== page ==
Other driving forces behind people joining those fighting NATO and Afghan government forces include killings of civilians by those forces. For instance a report by the US National Bureau of Economic Research found a strong link between civilian casualties caused by NATO forces in Afghanistan and the number of insurgent attacks on NATO forces in the areas where the casualties had been caused in the six weeks after them (5) – (6).

 (For more on civilian deaths caused by NATO forces (including US led Afghan militias and death squads on the El Salvador model) and by the Taliban in Afghanistan click here)

This shows that in Afghanistan as in other countries in the past actual nation building is not just a process of democratisation or rebuilding economy, state and society, like that in Germany, Japan or even Iraq. It has not been everyone coming together as equals as in Rosseau’s imagined “social contract”.

In every country it has been a process in which one group forces others to submit to them by force in bloody and oppressive campaigns of war and massacre, as English Kings, Queens and soldiers did in Scotland, Wales and Ireland over centuries to form the ‘United Kingdom of Great Britain’ and French kings did in the Albigensian Crusade in southern France and in campaigns of subjugation in Flanders, Brittany, Aquitaine, Brabant, Burgundy; as well as against the Hugenot Protestant rebels.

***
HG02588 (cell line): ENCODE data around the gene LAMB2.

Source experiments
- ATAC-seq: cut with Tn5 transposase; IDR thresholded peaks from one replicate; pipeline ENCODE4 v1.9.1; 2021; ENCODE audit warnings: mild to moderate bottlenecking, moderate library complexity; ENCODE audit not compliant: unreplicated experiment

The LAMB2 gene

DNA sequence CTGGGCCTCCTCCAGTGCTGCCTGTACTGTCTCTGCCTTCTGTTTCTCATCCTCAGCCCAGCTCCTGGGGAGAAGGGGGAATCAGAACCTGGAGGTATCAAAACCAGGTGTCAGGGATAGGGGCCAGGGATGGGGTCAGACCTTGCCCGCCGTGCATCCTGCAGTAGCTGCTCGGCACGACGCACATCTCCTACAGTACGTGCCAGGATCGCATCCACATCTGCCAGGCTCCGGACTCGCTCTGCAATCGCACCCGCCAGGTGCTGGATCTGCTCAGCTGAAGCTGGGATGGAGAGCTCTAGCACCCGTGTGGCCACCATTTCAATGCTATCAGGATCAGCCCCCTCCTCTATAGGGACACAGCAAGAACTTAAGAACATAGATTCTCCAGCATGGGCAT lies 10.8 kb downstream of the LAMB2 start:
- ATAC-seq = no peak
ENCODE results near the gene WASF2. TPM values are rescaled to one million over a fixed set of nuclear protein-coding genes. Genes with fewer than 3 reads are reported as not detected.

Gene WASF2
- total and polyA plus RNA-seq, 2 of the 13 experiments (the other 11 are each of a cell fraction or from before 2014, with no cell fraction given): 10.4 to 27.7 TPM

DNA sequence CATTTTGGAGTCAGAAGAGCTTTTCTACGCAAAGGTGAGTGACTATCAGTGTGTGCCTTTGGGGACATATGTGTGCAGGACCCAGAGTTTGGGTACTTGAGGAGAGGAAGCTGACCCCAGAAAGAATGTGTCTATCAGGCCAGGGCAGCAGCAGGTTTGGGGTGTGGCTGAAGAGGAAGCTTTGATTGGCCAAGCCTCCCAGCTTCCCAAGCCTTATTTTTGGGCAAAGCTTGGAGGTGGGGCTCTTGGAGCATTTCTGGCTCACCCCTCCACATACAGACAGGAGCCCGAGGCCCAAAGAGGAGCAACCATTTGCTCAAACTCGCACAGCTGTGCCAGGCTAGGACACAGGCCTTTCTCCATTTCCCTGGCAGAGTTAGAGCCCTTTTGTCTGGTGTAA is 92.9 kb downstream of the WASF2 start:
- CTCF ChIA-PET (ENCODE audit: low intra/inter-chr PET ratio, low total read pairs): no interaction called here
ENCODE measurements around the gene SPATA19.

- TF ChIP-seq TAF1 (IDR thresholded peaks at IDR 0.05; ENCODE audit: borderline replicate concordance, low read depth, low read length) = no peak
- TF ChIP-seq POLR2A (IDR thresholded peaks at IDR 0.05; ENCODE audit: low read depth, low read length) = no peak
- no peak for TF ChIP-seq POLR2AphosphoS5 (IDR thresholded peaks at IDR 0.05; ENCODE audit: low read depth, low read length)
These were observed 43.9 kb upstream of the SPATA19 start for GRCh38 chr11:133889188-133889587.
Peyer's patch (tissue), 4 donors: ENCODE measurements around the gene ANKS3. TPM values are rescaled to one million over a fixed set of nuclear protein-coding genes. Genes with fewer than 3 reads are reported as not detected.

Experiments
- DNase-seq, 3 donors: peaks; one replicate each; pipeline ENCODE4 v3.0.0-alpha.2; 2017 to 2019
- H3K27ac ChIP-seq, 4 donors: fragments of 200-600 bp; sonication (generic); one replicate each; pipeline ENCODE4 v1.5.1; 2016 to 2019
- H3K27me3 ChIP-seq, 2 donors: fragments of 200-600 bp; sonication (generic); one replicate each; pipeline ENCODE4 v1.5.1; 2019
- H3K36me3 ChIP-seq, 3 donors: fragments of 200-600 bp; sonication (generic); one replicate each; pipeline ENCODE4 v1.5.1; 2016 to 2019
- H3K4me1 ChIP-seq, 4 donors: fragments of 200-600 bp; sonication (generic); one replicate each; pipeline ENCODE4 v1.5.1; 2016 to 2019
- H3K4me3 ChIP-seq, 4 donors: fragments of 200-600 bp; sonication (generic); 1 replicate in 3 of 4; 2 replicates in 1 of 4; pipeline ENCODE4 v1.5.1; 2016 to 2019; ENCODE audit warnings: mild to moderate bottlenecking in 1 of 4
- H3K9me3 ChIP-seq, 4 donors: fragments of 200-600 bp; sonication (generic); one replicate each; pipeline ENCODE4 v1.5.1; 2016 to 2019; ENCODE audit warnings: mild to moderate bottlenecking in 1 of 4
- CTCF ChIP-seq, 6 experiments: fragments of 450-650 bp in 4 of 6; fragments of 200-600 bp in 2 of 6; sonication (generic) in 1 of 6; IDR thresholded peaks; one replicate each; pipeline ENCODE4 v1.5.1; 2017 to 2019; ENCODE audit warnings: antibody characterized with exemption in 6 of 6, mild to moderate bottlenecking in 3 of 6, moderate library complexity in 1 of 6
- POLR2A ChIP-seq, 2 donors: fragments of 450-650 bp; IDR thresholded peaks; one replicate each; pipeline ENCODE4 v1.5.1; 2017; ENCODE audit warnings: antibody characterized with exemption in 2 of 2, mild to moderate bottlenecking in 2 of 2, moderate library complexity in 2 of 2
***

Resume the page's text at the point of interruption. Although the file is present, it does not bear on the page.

The same happened in Germany, which was only unified by a series of wars and getting small principalities so indebted to Prussia that it could buy them over under Chancellor Otto Von Bismarck in the 19th century.

In Japan there were centuries of bloody warfare over who would be ‘Shogun’ of the whole of Japan (after the previous inhabitants, the ‘Ainu’ had been largely wiped out).

The same happened in the US as European colonists attacked and massacred Indian tribes across America – and then Northern forces did much the same to Southerners in the American Civil War (which, despite being dressed up as being about “liberation” for black slaves in the South was accompanied by lynchings of black people in Northern cities when it was announced black soldiers would be recruited, segregation of military units by race and continuing lynchings and ‘Jim Crow’ segregation laws in North and South long after the war was over.

After this process is over then the state indoctrinates generations of children from birth to think of themselves as all “British” or “American” or “Iraqi” and to think of their country as uniquely tolerant, progressive, benevolent and good. This indoctrination is generally quite successful.

I am not arguing that other nationalisms which call for separation from the then established state are necessarily more progressive or less brutal – the wars in the former Yugoslavia showed that every nationalism involved was harmful.